A film that jogs memories for Mike, as in the process of revisiting Fight Club he realises what an impact it had on him as a teenager. David Fincher’s outrageously stylish and visceral story of a generation of dispossessed men finding purpose in violence has only increased in relevance in the twenty years since its release, drawing comparisons to incels and school shooters, but it also leads Mike to recall how it affected his interests and attitudes in his youth. José, who saw it on its release, was on the positive side of its mixed response and recalls trying to convince his friends of its greatness – and is proud to have been proven right in the years since, in which it rapidly became perhaps the defining cult hit.

Mike is surprised to discover a sexual dimension to it that he hadn’t quite realised was there – obviously, Tyler and Marla’s ceiling-shaking lovemaking sessions hadn’t escaped his attention, but it wasn’t until this screening that he saw Marla as desirable and human, rather than simply present and symbolic. She’s weary but hopeful, fiery and alive but constantly flirting with death, and with the benefit of knowing the film’s infamous twist, deeply sympathetic. Mike argues, too, for a strain of homoeroticism in the fighting and particularly in Brad Pitt’s appearance – more than powerful and intimidating, he’s attractive, the narrator’s ideal self (though we don’t, as José points out, see him topless and sweaty nearly as often as we might remember).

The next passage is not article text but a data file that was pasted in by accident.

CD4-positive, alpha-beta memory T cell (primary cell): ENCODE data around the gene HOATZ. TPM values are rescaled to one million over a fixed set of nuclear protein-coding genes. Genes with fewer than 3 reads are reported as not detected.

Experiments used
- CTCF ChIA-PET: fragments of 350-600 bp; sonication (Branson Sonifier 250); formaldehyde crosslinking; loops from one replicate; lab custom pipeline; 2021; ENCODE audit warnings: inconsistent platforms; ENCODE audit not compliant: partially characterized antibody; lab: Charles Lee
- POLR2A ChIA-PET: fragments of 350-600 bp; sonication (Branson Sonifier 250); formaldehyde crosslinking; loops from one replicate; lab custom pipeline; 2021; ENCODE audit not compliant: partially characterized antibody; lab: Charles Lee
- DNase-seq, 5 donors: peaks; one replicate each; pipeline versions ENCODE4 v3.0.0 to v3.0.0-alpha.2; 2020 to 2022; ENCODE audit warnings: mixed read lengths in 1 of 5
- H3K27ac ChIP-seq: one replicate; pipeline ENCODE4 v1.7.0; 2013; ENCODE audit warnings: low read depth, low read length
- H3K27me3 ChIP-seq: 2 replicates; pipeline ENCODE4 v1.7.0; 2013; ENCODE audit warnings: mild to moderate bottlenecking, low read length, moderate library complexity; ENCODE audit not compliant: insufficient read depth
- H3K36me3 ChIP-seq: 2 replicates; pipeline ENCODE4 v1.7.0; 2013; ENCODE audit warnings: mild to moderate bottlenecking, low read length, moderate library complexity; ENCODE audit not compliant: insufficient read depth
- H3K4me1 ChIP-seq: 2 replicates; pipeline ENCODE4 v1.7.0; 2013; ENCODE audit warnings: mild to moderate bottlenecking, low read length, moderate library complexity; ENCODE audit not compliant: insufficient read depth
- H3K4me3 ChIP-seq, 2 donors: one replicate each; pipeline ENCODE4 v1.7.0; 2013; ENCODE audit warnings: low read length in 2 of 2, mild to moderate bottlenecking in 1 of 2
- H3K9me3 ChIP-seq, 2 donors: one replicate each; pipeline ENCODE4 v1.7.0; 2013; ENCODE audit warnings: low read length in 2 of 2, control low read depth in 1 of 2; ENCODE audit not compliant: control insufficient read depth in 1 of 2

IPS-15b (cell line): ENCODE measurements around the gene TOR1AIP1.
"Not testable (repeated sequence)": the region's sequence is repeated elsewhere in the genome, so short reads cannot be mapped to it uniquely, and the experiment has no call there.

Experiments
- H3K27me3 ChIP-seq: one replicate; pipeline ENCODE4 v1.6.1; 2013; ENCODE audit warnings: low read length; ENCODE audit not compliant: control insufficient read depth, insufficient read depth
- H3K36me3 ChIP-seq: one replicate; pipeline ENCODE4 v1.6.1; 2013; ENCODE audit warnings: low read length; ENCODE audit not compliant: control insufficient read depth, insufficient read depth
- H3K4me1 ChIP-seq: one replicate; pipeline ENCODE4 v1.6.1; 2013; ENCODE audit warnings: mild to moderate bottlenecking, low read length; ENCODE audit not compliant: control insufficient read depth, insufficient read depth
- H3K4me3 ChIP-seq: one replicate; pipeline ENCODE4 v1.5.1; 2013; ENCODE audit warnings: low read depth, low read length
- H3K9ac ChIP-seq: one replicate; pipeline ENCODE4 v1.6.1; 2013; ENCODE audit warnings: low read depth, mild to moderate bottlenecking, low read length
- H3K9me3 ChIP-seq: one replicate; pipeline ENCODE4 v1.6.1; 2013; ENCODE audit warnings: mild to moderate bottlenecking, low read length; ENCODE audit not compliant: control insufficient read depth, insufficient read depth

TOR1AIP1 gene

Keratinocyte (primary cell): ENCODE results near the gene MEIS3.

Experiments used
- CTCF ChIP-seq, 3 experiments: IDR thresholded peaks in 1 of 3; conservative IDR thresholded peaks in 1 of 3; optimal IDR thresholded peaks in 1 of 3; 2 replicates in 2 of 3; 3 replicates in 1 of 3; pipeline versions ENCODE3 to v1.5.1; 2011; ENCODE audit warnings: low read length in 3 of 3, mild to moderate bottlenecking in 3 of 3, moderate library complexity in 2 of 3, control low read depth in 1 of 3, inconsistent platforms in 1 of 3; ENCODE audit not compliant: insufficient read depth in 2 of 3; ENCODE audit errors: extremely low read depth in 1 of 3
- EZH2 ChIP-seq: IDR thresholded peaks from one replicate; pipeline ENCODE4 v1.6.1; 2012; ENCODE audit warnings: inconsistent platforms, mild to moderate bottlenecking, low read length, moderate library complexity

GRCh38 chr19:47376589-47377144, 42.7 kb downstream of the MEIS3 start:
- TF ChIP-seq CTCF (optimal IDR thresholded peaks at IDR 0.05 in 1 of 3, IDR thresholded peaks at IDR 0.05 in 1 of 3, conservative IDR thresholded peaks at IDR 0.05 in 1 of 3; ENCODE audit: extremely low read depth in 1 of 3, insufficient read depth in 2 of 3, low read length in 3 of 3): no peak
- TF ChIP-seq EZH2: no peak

It’s not without its problems. The question of exactly what it says, and indeed how deliberately it says it, is dependant perhaps on the viewer’s mood and cultural context as much as anything. Fight Club wants to be thought of as a satire, that’s clear, but of what – and is it as much of a satire as it thinks it is? Mike suggests that much of what drives this problematic area of debate is the effectiveness with which the film brings us into the narrator’s mental state, conveying beautifully his attitudes, desires, repressions, regardless of whether we might think of them as positive or negative. Were the film more objective, more willing to offer judgement of its characters, these questions would be less troubling but the film would have none of its potency.

We agree that Fight Club is a considerable piece of work – José less enthusiastically, but it would be hard to be as turned on by it as Mike is. To have seen it on the big screen is a treat – every one of its compositions is electrifying, beautiful, considered and inventive – and the themes it explores have only grown in relevance since 1999. If it comes round, don’t hesitate to buy front row tickets. If it doesn’t, dig out the DVD, which you definitely own, and watch it again.

The podcast can be listened to in the players above or on iTunes.

With José Arroyo of First Impressions and Michael Glass of Writing About Film.

55 – Unsane

A low-budget psychological thriller, Unsane is a less involving film than its subject matter and star deserve. Claire Foy is extraordinarily powerful as a paranoid prisoner of mental trauma inflicted on her by a stalker and bureaucratic malfeasance, distressed, knowing, sarcastic, resistant. The film fails her in other areas but is an intriguing experiment nonetheless, and we find much to discuss, including its cinematography, relationship to termite art, and potential audiences.

The podcast can be listened to in the player above or on iTunes.

With José Arroyo of First Impressions and Michael Glass of Writing About Film.